The first Hearst spotlighted in ‘Deadwood’

He was the wellspring of a famous family, a man who dug fortunes out of the earth, controlled a powerful newspaper and served in high political office.

But George Hearst isn’t as well-known as his son, or even one of his great-grandchildren. The new “Deadwood” movie that premieres on HBO on May 31 should help restore interest in the miner-publisher-senator, however.

Hearst is drawn as one of the chief villains in the “Deadwood” movie, no small accomplishment for that saga, filled with foul language, deeds and characters. As portrayed by veteran actor Gerald McRaney, George Hearst will stop at nothing to seize control of all the gold in the Black Hills.

That means violence, of course, and “Deadwood” claims Hearst gained control of the gold mining interest by having his underlings get their hands bloody, while he remained above the fray. It’s a story line that departs from the official version, but that doesn’t mean it isn’t closer to the truth than the schoolbook tales.

Hearst, already a success as a miner in Missouri, California, Nevada and Utah, was said to have a unique feel for land and valuable minerals. Native Americans termed him the “boy earth talks to” because of his self-taught mining skills. Hearst was a crude man, given to wearing shirts spotted with tobacco and food, and he was nearly illiterate.

But he was a skilled miner and businessman who made millions. He bought the newly dug Homestake Mine for $70,000 in 1877 and reaped millions. That part of his life was featured in the “Deadwood” series and will be a focus of the HBO movie, which reunites almost all the actors from the series, which was canceled in 2006 after three seasons.

Fans clamored for a resumption, and the cast also was eager to finish the story. McRaney said it’s the best show he has ever been involved with, largely because of the brilliant David Milch, the writer and driving force behind “Deadwood.”

Milch, who is now battling Alzheimer’s disease, created a story that told the crude and compelling truth behind the legend of Deadwood. While the language was often controversial, especially one particular term often used, the show captured the mud, blood and intrigue of the infamous mining camp.

Hearst, not as well-remembered as colorful figures like Seth Bullock, Calamity Jane, Charlie Utter and other actual personalities who lived in Deadwood in its early days, is finally getting his moment in the spotlight.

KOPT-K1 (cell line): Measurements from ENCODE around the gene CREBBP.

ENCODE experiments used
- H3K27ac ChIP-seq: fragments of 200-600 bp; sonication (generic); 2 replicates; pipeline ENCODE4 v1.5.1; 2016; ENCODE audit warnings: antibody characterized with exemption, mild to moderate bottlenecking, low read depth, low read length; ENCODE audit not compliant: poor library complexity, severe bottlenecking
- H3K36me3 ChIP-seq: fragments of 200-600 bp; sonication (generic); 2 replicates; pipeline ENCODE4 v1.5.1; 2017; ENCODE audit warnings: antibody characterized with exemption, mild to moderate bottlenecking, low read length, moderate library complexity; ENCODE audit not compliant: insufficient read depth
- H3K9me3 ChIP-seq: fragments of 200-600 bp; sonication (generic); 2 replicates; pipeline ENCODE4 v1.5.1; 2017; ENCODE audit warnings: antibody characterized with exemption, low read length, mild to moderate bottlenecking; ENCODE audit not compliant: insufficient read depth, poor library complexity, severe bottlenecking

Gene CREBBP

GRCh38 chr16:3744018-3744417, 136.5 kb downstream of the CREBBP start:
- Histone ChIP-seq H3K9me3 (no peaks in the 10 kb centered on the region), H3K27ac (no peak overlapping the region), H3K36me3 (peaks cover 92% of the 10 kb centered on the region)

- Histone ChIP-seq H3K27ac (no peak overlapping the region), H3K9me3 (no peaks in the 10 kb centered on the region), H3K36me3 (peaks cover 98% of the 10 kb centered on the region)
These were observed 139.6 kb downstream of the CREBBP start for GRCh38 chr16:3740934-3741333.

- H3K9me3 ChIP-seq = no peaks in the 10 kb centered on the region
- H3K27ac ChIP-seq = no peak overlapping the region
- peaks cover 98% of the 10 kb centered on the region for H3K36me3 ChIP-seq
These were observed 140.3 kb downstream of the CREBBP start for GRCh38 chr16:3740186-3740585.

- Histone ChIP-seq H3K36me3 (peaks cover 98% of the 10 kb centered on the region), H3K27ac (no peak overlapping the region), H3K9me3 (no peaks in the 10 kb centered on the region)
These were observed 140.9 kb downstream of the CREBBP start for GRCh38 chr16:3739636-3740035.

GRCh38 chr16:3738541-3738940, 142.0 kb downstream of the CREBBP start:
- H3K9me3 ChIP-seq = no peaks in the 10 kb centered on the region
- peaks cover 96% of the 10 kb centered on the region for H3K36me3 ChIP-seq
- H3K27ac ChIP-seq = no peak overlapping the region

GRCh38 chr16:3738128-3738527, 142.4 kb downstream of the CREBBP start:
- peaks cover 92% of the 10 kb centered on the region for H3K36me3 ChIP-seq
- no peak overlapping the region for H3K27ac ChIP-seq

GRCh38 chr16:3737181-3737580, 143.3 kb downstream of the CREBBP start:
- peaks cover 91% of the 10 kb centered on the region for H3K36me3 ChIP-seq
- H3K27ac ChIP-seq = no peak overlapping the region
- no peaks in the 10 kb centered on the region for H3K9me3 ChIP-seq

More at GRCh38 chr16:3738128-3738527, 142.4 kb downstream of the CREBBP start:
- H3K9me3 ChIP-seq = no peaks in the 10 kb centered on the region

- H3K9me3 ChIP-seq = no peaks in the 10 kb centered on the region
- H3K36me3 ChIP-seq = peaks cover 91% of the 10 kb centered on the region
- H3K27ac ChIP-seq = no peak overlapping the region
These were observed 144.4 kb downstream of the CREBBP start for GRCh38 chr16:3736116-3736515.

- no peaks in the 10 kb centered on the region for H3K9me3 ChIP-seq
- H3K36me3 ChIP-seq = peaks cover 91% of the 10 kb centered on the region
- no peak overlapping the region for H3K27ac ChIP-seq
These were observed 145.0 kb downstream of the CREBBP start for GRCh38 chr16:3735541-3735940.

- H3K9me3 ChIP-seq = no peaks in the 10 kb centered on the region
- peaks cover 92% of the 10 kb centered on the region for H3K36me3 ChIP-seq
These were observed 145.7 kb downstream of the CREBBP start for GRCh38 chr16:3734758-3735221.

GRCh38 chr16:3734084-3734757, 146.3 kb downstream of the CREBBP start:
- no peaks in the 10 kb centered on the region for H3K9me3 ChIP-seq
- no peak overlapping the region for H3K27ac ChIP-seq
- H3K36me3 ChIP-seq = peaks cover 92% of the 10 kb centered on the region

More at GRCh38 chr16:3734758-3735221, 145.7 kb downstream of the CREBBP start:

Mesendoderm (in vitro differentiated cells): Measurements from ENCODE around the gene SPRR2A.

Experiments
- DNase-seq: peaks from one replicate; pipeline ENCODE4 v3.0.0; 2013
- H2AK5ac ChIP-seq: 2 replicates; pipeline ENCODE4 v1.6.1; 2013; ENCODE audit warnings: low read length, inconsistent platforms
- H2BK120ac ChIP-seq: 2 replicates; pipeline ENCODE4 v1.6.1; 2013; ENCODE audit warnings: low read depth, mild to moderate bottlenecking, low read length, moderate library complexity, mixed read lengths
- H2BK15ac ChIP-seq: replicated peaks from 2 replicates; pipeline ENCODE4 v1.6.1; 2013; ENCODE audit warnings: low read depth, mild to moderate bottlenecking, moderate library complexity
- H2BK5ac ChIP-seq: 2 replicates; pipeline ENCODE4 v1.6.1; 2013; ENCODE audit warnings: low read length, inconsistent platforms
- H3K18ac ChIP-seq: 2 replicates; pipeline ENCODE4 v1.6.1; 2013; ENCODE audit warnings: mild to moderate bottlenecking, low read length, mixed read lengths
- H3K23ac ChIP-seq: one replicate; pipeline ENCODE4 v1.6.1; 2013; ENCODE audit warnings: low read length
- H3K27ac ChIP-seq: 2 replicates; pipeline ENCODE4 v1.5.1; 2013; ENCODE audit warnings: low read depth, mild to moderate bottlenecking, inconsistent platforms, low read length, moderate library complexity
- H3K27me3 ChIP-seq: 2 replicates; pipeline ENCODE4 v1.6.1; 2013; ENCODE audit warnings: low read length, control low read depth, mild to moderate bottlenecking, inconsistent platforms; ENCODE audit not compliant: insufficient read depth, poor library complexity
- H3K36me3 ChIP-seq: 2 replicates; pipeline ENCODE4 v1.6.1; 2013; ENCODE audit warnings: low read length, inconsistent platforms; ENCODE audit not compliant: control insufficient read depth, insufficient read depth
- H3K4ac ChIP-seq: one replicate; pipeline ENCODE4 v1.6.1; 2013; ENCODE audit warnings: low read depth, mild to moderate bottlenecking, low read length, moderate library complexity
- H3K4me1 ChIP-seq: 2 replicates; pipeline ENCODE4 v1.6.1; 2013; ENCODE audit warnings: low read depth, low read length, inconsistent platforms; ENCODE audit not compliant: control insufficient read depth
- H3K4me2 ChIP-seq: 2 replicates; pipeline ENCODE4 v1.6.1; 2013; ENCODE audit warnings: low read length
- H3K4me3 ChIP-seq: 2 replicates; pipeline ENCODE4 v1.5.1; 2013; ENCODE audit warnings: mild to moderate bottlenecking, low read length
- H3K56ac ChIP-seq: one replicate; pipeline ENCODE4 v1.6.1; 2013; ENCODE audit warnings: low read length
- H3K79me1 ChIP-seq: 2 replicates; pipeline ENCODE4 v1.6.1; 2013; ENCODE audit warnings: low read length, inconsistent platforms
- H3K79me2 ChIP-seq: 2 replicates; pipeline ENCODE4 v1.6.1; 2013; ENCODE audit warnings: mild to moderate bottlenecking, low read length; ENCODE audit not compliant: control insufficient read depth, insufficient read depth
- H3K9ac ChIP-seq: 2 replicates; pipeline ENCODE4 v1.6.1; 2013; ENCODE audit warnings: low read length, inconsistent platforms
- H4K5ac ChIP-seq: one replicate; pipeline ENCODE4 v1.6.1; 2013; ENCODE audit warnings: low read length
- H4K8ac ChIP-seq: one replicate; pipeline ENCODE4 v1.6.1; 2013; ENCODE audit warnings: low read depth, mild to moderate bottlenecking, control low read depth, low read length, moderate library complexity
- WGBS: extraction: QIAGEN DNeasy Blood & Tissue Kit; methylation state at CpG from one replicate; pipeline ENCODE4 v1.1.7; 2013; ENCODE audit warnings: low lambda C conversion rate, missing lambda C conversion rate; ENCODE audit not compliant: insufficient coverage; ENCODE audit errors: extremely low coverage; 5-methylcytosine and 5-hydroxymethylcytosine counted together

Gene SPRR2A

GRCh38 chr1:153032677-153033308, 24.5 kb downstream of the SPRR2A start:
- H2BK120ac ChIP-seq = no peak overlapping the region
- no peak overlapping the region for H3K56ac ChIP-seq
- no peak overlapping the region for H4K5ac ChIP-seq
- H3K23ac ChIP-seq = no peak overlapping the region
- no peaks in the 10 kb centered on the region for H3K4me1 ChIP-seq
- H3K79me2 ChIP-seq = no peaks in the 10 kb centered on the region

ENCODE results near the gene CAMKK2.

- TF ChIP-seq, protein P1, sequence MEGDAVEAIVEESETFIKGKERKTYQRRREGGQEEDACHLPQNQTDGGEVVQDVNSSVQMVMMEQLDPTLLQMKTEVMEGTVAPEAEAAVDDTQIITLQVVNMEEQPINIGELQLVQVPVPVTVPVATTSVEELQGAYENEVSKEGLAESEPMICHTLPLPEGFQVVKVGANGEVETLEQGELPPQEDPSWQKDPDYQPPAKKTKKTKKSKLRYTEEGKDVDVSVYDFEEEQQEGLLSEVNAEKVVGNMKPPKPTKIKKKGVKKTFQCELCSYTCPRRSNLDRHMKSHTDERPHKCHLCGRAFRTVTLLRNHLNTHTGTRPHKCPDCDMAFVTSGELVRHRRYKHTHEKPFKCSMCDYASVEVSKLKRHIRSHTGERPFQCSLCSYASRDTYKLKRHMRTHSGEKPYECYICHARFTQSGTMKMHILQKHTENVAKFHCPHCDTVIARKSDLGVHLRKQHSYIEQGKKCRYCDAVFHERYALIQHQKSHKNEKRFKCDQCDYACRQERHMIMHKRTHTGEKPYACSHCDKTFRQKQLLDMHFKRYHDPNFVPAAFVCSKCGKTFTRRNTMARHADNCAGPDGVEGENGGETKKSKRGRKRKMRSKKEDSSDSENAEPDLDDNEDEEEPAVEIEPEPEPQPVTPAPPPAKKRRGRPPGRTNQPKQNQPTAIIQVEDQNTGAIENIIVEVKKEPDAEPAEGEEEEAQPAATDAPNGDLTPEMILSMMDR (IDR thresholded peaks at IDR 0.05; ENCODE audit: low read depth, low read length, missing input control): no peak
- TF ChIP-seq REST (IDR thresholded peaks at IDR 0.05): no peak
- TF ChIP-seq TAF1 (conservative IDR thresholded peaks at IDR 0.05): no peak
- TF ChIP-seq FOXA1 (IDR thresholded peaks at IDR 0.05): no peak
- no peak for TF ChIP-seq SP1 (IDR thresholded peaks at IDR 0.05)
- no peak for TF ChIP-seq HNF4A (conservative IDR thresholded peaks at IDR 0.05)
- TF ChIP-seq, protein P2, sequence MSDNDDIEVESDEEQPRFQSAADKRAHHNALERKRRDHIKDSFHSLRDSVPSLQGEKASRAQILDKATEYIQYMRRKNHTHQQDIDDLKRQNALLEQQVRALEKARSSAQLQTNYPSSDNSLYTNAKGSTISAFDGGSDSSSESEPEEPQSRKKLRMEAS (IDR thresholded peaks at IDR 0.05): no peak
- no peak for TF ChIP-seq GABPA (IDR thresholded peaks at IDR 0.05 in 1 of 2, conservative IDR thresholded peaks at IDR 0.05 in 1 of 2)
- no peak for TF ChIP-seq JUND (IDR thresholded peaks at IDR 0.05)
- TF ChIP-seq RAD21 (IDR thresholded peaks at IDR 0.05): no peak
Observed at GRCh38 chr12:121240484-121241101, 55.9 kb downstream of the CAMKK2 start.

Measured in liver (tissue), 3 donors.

Oh, and about his famous family members. His lone son was William Randolph Hearst, who was given the San Francisco Examiner to manage when he was just 20. He was a great promoter and successful publisher, building a powerful newspaper empire that lasted for more than half a century, while branching out to magazines, newsreels and movies.

Like his father, he was beloved and feared. Both served briefly in Congress and both used their wealth and influence to become powerful figures in America.

William’s life story was told in perhaps the greatest film of all time, “Citizen Kane,” with Orson Welles starring, directing, and co-writing the magnificent movie. Hearst hated it and used his considerable influence to prevent it from becoming too successful, although critics and the public have since hailed it, deservedly so, as a masterpiece.

George Hearst’s great-granddaughter, Patty Hearst, found fame — and infamy — against her will when she was kidnapped in 1974 by a small group of terrorists who called themselves the Symbionese Liberation Army. The news that a 20-year-old heiress to the Hearst family was so boldly taken was stunning — but her transformation into a self-described “urban guerilla” named Tania who joined the group for a bank robbery, shootings and attempted bombings was astounding.

Arrested in 1975 after the death of most SLA members, Hearst said she had been brainwashed, raped, and drugged. Still, she was found guilty of bank robbery and sentenced to seven years in prison; President Jimmy Carter commuted the sentence in 1979.

Since then, Hearst has written books, appeared in movies and on TV and shown dogs in competition. Like her relatives, she has not lived a dull life, and opinions differ on their actions and motives.

It’s a family tradition.

South Dakota native Tom Lawrence, a former Pioneer executive editor, has written about the state, its politics and people since 1978. Read his blog Prairie Perspective at http://sdprairie.blogspot.com/ and follow him on Twitter at @TLCF26.

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